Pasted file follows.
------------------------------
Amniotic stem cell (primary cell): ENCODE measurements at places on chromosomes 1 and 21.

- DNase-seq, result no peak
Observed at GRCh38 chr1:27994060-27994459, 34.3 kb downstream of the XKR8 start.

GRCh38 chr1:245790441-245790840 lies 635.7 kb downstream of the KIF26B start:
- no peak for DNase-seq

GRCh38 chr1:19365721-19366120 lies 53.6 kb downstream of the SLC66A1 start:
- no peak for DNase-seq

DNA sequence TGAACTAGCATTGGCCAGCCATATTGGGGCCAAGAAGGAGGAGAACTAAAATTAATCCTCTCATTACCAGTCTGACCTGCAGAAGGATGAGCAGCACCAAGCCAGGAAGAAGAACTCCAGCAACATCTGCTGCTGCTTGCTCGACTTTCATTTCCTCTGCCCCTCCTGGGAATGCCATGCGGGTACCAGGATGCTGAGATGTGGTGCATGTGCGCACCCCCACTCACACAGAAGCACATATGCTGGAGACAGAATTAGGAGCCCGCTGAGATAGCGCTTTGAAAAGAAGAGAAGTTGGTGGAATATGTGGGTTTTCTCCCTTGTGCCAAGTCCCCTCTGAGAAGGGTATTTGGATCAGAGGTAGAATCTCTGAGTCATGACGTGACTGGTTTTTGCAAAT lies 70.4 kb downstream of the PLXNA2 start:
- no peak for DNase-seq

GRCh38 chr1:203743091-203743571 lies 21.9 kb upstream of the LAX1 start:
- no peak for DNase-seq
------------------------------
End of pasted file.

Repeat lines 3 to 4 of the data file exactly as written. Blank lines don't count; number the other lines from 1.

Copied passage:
Observed at GRCh38 chr1:27994060-27994459, 34.3 kb downstream of the XKR8 start.

GRCh38 chr1:245790441-245790840 lies 635.7 kb downstream of the KIF26B start: